Vera Pezer has always had a mind for curling. From her early days in Meskanaw, SK, tossing stones on a two sheeter at the age of 6, Vera developed a lifelong passion for the roaring game. In our conversation, we cover her development at the University of Saskatchewan where she honed her curling skills and her studies, eventually blending the two as part of her PhD in Sports Psychology. Vera won 4 Canadian Championships as Team Saskatchewan. First as third for Joyce McKee in 1969, then skipping Sheila Rowan, Joyce, and Lenore Morrison to three consecutive national victories from 1971 to 1973. Vera then stepped back from curling, but eventually found herself working with the CCA, providing a focus on the mental aspects of the game. After the 1992 Winter Olympics, career again pulled her away from the game, but her passions remained and she directed this energy into writing a book "The Stone Age: A Social History of Curling on the Prairies", published in 2003. She followed up with "Smart Curling: Perfect Your Game Through Mental Training" in 2007.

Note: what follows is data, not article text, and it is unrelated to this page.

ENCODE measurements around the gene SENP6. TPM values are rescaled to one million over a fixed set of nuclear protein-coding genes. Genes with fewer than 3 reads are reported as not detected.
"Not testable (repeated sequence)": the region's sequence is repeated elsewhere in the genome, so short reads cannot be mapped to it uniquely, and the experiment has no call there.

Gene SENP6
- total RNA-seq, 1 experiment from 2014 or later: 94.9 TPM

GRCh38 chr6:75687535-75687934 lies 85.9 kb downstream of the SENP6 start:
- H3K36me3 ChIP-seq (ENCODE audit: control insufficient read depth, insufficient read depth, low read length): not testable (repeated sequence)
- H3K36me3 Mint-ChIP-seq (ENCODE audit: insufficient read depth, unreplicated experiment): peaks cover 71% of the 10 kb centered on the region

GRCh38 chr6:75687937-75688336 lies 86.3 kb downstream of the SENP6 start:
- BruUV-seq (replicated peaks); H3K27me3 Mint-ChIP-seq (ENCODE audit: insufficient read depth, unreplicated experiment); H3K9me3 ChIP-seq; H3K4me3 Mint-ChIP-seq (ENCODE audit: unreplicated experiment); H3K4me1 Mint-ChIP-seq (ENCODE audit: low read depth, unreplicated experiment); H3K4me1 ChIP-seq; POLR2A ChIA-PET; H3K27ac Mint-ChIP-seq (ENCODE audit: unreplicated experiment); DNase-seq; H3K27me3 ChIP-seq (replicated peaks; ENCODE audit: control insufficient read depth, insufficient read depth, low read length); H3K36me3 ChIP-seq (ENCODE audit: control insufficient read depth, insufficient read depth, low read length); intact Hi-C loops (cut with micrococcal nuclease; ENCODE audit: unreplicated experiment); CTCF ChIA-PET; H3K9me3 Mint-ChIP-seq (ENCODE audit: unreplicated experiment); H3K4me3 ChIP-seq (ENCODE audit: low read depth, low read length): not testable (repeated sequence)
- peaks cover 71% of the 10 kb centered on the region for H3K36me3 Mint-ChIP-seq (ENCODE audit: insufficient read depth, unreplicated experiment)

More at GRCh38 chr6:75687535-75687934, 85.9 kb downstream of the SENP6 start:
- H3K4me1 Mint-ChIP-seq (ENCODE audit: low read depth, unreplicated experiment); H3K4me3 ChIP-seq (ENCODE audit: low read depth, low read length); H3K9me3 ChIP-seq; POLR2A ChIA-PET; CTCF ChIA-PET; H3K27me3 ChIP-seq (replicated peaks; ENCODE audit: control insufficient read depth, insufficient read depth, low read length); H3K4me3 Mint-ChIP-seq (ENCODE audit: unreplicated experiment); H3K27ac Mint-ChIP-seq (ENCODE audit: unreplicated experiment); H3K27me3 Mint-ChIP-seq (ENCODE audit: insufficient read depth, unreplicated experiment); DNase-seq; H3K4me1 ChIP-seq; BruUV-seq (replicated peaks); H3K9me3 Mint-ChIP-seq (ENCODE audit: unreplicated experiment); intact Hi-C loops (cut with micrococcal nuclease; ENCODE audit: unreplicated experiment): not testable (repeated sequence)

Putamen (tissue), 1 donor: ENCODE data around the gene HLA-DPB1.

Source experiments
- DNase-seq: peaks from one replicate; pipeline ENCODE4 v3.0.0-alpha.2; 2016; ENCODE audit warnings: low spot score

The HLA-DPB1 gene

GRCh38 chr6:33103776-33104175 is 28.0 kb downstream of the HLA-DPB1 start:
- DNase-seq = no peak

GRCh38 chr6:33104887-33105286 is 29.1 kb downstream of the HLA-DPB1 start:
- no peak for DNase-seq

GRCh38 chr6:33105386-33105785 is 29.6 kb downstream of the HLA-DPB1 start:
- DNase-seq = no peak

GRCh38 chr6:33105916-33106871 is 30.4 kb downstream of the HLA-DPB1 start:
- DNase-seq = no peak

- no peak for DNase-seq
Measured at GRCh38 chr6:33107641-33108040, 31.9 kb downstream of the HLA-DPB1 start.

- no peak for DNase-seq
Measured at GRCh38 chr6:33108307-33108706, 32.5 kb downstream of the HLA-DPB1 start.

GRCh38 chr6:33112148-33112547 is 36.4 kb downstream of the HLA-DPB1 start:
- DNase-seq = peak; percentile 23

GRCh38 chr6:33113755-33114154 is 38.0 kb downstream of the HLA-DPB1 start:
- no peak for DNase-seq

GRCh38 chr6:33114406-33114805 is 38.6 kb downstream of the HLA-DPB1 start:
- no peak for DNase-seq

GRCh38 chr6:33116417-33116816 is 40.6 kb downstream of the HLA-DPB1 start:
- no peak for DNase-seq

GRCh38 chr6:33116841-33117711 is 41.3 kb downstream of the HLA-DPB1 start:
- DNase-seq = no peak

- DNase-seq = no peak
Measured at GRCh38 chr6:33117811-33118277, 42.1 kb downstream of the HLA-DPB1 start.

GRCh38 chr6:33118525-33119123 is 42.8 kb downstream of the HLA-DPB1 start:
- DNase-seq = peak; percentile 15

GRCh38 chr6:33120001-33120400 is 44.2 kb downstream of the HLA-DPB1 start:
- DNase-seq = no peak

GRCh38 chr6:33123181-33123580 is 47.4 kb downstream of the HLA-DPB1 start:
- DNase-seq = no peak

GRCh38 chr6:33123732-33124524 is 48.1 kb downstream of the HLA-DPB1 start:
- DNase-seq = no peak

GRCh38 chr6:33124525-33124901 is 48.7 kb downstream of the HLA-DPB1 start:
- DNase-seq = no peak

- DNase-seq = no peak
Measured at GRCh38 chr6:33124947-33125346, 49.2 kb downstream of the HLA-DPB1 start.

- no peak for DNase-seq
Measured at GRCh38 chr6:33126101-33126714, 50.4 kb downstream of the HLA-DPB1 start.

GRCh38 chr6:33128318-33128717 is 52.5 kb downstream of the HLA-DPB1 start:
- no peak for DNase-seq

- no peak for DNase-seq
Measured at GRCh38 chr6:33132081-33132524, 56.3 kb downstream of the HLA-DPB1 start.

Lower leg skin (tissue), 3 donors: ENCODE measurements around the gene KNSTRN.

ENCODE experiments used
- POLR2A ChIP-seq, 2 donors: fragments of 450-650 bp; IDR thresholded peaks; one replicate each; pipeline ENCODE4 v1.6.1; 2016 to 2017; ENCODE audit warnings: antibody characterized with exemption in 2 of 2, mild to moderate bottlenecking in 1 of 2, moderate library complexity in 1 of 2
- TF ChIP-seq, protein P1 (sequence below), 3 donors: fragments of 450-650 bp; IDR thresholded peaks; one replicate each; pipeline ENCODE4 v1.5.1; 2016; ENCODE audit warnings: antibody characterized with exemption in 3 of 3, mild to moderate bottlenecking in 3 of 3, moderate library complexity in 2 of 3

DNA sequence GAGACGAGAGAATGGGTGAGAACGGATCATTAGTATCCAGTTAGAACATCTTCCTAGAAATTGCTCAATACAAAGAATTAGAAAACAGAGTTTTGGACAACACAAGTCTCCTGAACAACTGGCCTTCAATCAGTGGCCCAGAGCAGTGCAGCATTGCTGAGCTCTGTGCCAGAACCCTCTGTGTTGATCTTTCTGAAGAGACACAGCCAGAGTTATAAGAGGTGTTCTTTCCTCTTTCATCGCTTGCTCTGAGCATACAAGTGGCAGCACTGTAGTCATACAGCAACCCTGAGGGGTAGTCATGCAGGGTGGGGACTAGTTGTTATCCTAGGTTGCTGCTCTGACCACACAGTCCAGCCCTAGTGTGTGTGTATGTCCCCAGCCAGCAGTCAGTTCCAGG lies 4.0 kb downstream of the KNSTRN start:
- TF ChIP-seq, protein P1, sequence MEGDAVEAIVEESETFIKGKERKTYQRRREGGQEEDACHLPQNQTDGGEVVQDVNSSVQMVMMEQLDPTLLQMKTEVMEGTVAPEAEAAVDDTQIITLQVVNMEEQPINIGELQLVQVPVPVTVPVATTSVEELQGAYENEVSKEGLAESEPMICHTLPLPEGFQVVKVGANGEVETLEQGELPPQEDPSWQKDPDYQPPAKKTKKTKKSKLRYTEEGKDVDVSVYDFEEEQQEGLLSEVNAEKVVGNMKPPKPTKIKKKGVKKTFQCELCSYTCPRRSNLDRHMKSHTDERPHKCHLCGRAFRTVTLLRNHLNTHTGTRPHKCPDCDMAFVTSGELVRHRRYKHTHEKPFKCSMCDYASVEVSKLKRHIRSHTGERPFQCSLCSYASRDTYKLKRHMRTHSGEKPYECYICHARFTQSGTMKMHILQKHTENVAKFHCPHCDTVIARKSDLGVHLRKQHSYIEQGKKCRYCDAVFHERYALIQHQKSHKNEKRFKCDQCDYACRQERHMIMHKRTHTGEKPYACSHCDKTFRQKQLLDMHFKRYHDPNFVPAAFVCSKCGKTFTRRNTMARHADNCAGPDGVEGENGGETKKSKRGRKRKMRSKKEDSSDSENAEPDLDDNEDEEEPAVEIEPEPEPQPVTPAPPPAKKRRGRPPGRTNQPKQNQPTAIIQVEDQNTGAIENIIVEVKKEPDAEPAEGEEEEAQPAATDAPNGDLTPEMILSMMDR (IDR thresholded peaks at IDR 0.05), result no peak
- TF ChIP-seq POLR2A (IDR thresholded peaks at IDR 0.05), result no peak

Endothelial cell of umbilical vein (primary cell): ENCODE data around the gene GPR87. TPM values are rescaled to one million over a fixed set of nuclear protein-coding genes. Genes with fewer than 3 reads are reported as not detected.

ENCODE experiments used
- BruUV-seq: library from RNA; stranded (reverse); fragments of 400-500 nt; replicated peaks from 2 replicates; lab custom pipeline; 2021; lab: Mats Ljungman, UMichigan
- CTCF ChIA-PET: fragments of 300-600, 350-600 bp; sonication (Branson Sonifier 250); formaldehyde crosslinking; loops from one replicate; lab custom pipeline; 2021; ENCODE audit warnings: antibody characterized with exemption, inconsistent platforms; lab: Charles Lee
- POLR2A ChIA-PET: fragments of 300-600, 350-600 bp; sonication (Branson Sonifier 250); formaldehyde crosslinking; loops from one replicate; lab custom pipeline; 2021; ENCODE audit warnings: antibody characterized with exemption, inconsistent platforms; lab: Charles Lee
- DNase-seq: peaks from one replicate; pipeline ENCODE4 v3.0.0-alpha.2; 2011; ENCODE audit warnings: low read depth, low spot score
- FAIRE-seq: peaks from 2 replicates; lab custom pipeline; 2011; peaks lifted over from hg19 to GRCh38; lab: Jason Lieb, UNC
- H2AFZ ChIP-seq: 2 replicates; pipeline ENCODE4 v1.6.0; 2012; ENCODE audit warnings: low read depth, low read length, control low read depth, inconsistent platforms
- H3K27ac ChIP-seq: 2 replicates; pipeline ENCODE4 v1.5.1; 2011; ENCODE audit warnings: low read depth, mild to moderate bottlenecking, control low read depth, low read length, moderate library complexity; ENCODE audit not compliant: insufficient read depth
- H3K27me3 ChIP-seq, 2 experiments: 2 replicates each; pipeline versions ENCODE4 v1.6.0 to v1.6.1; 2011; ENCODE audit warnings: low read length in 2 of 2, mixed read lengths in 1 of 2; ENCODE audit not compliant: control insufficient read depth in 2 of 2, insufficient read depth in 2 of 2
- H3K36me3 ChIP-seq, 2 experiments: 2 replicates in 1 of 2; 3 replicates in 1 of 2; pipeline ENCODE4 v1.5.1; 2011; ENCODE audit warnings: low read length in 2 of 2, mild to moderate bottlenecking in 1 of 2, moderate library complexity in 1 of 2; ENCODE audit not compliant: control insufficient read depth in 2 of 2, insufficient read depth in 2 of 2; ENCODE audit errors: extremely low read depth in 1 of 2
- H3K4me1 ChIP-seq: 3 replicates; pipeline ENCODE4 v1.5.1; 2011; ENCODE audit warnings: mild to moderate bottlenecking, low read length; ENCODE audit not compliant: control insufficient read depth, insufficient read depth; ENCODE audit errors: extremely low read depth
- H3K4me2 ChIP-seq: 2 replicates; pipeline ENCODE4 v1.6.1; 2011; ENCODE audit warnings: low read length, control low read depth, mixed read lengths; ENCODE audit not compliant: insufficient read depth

Vera tells stories from across her curling career including the Canadian Championships (CLCA and Macdonald Lassies), the 1988 Olympic Trials, and shares her thoughts on the modern game. You'll also hear about her clash with Orest in curling's original "Battle of the Sexes" in 1972.
In addition to her own books, you can find out more about Vera Pezer in "Tales of a Curling Hack" by Doug Maxwell, "Curling: The History, The Players, The Game" by Warren Hansen, and "Some outstanding women: they made Saskatoon a better community".
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